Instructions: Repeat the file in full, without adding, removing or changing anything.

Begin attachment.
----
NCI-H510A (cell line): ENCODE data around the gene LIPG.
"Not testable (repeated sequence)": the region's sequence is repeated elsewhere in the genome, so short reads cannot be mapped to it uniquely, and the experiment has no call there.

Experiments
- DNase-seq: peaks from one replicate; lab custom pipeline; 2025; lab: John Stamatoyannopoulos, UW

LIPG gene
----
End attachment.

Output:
NCI-H510A (cell line): ENCODE data around the gene LIPG.
"Not testable (repeated sequence)": the region's sequence is repeated elsewhere in the genome, so short reads cannot be mapped to it uniquely, and the experiment has no call there.

Experiments
- DNase-seq: peaks from one replicate; lab custom pipeline; 2025; lab: John Stamatoyannopoulos, UW

LIPG gene